Medicare Private Health Plans:

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GAO-12-1045T: Published: Sep 21, 2012. Publicly Released: Sep 21, 2012.

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James C. Cosgrove
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What GAO Found

In March 2012, GAO issued a report on the Centers for Medicare & Medicaid Services’ (CMS) Medicare Advantage (MA) quality bonus payment demonstration—a demonstration CMS initiated rather than implementing the quality bonus program established under the Patient Protection and Affordable Care Act (PPACA). Compared to the PPACA quality bonus program, CMS’s demonstration increases the number of plans eligible for a bonus, enlarges the size of payments for some plans, and accelerates payment phase-in. CMS stated that the demonstration’s research goal is to test whether scaling bonus payments to quality scores MA plans receive increases the speed and degree of annual quality improvements for plans compared with what would have occurred under PPACA. GAO reported that CMS’s Office of the Actuary estimated that the demonstration would cost $8.35 billion over 10 years—an amount greater than the combined budgetary impact of all Medicare demonstrations conducted since 1995. In addition, GAO also found several shortcomings of the demonstration design that preclude a credible evaluation of its effectiveness in achieving CMS’s stated research goal. In July 2012, GAO sent a letter to the Secretary of Health and Human Services (HHS), the head of the agency of which CMS is a part, stating that CMS had not established that its demonstration met the criteria in the Social Security Act of 1967, as amended, under which the demonstration is being performed.

In September 2012, GAO issued a report on Medicare dual-eligible special needs plans (D-SNP), a type of MA plan exclusively for beneficiaries that are eligible for Medicare and Medicaid. Dual-eligible beneficiaries are costly to Medicare and Medicaid in part because they are more likely than other beneficiaries to be disabled, report poor health status, and have limitations in activities of daily living. GAO found that two-thirds of 2012 D-SNP contracts with state Medicaid agencies that it reviewed did not expressly provide for the integration of Medicare and Medicaid benefits. Additionally, GAO found that compared to other MA plans, D-SNPs provided fewer, but more comprehensive supplemental benefits, such as vision, and were less likely to use rebates—additional Medicare payments received by many MA plans—for reducing beneficiary cost-sharing. GAO could not report on the extent to which benefits specific to D-SNPs were actually provided to beneficiaries because CMS did not collect the information. GAO also found that plans did not use standardized performance measures, limiting the amount of comparable information available to CMS.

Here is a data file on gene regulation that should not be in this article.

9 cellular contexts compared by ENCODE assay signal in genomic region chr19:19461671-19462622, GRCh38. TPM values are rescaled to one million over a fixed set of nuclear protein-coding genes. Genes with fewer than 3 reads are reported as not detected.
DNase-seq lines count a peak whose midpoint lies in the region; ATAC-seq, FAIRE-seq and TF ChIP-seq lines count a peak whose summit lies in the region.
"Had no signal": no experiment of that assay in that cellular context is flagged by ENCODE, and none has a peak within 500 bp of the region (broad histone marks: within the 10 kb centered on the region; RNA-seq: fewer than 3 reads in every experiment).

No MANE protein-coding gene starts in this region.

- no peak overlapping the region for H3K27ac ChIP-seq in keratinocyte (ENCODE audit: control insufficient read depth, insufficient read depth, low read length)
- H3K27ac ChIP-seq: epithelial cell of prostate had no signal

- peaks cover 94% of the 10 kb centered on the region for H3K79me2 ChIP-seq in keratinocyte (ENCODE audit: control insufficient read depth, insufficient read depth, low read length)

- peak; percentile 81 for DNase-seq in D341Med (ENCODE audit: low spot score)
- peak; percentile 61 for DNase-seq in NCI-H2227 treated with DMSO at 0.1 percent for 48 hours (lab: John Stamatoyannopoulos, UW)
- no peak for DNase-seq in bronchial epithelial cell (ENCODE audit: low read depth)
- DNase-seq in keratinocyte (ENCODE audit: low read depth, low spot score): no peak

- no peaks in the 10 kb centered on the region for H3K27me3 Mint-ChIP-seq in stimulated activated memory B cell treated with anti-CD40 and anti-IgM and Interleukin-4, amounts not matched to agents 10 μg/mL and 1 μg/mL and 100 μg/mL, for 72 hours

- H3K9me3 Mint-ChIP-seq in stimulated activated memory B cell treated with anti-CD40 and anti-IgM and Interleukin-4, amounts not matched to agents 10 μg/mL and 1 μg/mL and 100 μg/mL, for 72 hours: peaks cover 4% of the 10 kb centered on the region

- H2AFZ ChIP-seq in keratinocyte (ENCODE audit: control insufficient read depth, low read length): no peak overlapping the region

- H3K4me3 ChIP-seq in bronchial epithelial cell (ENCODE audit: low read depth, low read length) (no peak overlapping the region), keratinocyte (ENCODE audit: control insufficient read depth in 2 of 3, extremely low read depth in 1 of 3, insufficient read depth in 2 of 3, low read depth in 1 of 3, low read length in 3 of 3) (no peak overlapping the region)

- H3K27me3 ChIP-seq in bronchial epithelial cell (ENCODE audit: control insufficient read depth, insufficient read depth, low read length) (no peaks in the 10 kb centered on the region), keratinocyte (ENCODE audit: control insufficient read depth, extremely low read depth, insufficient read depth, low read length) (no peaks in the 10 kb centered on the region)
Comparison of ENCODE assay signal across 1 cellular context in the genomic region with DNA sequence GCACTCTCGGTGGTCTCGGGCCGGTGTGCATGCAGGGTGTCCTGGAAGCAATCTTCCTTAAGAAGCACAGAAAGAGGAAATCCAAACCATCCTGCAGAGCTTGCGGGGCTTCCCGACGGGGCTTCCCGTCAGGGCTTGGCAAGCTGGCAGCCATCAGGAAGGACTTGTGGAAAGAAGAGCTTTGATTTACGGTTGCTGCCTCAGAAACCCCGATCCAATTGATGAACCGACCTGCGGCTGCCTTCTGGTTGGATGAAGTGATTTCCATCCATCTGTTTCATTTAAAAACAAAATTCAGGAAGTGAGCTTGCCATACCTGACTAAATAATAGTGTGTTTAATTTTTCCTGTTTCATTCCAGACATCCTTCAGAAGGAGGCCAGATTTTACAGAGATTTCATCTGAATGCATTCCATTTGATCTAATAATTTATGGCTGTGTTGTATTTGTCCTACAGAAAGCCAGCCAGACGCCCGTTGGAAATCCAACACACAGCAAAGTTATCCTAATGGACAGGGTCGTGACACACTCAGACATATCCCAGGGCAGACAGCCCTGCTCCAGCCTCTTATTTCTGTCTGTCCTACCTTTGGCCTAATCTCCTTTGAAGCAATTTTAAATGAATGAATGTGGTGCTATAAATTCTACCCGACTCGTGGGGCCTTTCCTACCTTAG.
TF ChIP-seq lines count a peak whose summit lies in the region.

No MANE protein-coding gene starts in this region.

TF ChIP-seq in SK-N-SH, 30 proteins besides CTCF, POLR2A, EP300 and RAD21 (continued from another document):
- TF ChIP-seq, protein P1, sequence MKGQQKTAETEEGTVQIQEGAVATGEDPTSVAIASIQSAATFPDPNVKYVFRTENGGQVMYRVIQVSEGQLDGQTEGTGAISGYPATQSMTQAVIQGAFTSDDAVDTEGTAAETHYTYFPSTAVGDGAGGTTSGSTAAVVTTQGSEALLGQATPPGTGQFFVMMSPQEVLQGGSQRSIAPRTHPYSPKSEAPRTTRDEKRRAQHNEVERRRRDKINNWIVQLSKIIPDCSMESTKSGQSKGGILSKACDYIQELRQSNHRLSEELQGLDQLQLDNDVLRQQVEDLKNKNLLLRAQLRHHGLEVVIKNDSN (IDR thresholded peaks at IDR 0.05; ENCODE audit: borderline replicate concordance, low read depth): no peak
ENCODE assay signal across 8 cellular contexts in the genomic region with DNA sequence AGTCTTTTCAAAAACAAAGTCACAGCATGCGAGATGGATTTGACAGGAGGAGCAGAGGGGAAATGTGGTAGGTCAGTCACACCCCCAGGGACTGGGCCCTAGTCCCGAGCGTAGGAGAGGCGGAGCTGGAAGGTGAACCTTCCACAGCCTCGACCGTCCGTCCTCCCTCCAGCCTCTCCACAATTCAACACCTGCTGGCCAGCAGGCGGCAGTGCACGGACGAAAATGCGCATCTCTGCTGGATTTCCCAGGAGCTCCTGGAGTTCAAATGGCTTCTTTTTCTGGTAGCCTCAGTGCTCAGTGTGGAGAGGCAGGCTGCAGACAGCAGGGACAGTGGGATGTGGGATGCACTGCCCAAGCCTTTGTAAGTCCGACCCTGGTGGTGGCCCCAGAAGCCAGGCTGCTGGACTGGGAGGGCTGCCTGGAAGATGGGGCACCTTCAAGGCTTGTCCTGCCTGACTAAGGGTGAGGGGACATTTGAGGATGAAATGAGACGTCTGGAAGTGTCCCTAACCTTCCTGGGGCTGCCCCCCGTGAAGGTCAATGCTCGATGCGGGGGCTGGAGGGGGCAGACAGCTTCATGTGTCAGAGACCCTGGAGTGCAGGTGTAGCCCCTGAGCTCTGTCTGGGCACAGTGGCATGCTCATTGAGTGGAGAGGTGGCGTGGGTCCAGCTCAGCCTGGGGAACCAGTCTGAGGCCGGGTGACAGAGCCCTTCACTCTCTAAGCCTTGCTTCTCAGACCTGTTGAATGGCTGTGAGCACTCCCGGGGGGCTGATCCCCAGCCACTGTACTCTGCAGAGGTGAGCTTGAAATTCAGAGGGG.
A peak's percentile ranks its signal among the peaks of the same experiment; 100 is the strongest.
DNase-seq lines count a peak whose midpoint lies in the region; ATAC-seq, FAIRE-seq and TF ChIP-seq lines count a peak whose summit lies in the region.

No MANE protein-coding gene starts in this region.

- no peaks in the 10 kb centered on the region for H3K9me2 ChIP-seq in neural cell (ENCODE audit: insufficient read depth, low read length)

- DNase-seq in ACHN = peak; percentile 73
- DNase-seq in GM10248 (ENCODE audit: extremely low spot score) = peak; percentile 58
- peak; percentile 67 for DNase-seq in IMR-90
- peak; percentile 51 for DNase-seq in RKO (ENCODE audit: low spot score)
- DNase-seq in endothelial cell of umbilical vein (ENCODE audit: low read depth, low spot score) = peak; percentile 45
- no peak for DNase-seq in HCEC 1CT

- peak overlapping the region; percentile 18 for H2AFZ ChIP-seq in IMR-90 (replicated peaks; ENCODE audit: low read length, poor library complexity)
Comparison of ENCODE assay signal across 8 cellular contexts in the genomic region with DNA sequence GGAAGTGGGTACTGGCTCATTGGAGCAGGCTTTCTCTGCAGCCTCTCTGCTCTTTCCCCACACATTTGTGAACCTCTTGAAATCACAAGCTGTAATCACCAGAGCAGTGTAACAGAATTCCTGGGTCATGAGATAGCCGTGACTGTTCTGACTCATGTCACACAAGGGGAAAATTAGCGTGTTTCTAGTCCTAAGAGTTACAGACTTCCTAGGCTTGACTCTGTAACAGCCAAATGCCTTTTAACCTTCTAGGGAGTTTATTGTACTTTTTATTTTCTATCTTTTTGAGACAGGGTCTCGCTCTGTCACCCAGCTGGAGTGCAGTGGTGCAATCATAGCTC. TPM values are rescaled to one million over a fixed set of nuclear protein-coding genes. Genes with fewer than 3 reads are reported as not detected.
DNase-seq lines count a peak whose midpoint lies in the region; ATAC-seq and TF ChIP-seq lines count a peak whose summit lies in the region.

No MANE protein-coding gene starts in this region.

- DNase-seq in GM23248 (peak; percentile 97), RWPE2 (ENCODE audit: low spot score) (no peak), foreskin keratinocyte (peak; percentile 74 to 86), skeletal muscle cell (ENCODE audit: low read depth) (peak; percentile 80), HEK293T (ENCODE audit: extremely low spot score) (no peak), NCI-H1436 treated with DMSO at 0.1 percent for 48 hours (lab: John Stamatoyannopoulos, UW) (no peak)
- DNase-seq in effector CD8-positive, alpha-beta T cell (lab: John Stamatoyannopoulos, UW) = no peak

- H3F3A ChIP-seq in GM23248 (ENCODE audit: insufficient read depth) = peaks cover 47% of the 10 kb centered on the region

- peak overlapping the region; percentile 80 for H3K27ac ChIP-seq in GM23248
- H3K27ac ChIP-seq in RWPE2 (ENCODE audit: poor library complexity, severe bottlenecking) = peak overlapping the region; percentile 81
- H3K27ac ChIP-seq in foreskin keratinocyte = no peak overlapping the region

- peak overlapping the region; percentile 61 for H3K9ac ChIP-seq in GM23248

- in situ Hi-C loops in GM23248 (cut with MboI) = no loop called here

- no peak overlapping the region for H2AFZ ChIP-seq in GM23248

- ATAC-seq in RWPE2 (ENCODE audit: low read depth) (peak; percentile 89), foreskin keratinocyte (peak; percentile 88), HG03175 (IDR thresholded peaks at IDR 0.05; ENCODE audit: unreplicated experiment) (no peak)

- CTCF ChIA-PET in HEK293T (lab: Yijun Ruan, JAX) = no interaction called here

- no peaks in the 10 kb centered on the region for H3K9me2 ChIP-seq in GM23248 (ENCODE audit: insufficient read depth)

In December 2009, GAO issued a report on Medicare cost plans, which, unlike MA plans, are paid based on their reasonable costs incurred delivering Medicare-covered services and allow beneficiaries to disenroll at any time. GAO found that the approximately 288,000 Medicare beneficiaries enrolled in cost plans as of June 2009 had multiple MA options available to them. GAO updated this work using March 2012 data and found that enrollment in cost plans had increased to approximately 392,000 and that 99 percent of Medicare beneficiaries enrolled in cost plans had at least one MA option available to them, although generally fewer options than in 2009.

Why GAO Did This Study

As of August 2012, approximately 13.6 million Medicare beneficiaries were enrolled in MA plans or Medicare cost plans—two private health plan alternatives to the original Medicare fee-for-service program. This testimony discusses work GAO has done that may help inform the Congress as it examines the status of the MA program and the private health plans that serve Medicare beneficiaries. It is based on key background and findings from three previously issued GAO reports on (1) the MA quality bonus payment demonstration, (2) D-SNPs, and (3) Medicare cost plans. This information on cost plans was updated, based on information supplied by CMS, to reflect the status of cost plans in March 2012.

What GAO Recommends

In a March 2012 report on the MA quality bonus payment demonstration, GAO recommended that HHS cancel the MA quality bonus demonstration. HHS did not concur with this recommendation. In a September 2012 report on D-SNPs, GAO recommended that D-SNPs improve their reporting of services provided to beneficiaries and that this information be made public. HHS agreed with these recommendations.

For more information, contact James Cosgrove at (202) 512-7114 or

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